The chemical mixture remains effective unless overheated but requires replacement once colors appear less vivid. A fine satin finish of 1200 grit provides the best surface for coloring, as etched surfaces darken without much color, and polished surfaces yield a different color spectrum. After use, securely close the tank to prevent animals from accessing the solution, which is highly alkaline and can cause severe burns. Always use protective gear, including a face shield, respirator, and rubber gloves. Rinse the finished piece in water and apply a penetrating oil like Q20 for protection. Note that this steel type isn’t as structurally robust as layered Damascus, so avoid designs with thin, delicate points.
The chemical process described above is hazardous and requires cautious handling. It is imperative to always wear a full-face shield and rubber gloves when interacting with these substances. If you are not thoroughly acquainted with the chemicals, their properties, and the essential safety protocols, do not attempt this process. Instead, entrust your blade to a qualified professional, such as a gunsmith, for coloring. Bertie Rietveld expressly disclaims any liability for accidents, injuries, or losses that may occur as a result of using these chemicals or following the provided instructions. Your safety is paramount; proceed with utmost caution and awareness.
When working with Dragon Skin steel, which is forged rather than rolled like conventional steel, it’s essential to follow certain guidelines to maximize the potential of the material. Here’s how to ensure optimal use of the steel:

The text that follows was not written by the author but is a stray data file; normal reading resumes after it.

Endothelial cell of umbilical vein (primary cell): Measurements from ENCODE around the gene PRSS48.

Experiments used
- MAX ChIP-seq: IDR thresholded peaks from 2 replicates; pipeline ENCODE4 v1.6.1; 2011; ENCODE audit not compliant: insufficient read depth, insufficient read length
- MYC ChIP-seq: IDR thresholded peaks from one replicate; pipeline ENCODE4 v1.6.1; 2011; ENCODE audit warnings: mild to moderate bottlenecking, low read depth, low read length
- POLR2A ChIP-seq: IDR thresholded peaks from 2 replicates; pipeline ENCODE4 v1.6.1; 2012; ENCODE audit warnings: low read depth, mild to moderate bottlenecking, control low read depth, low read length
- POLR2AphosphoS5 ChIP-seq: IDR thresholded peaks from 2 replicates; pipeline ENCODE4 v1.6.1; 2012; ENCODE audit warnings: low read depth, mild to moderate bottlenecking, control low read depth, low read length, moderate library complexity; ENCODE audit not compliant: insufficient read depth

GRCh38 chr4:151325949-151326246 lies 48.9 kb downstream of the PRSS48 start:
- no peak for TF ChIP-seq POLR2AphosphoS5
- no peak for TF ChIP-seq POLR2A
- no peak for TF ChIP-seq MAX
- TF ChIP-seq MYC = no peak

Blade Positioning: Align the blade so that its cutting edge is as distant from the bar’s sides as possible. This positioning minimizes potential weaknesses in the blade’s most critical functional area.
Orientation: The blade’s back end should align with the bar’s end, with the tip pointing inward. This alignment ensures efficient use of the steel and proper grain orientation.
Pre-Heat Treatment Thickness: Maintain the cutting edges at approximately 1mm thickness before heat treatment. This thickness allows for the final grind post-treatment, ensuring the edge doesn’t overheat and lose its integrity.
Refer to the accompanying diagram for a visual guide to the above layout recommendations.
As a craftsman, I dedicate significant care to preparing and forging the steel, ensuring its cleanliness, and minimizing visible flaws. However, it’s important to remember that all Damascus steel, including Dragon Skin, is a handmade product. Adhering to the above guidelines is crucial for achieving the best results.
The steel’s quality is optimal in the middle of the billet, so position the more delicate parts of your design accordingly, away from the edges. While the steel will be satisfactory in the majority of cases, always strive to leverage the best qualities of the material for an exceptional end product.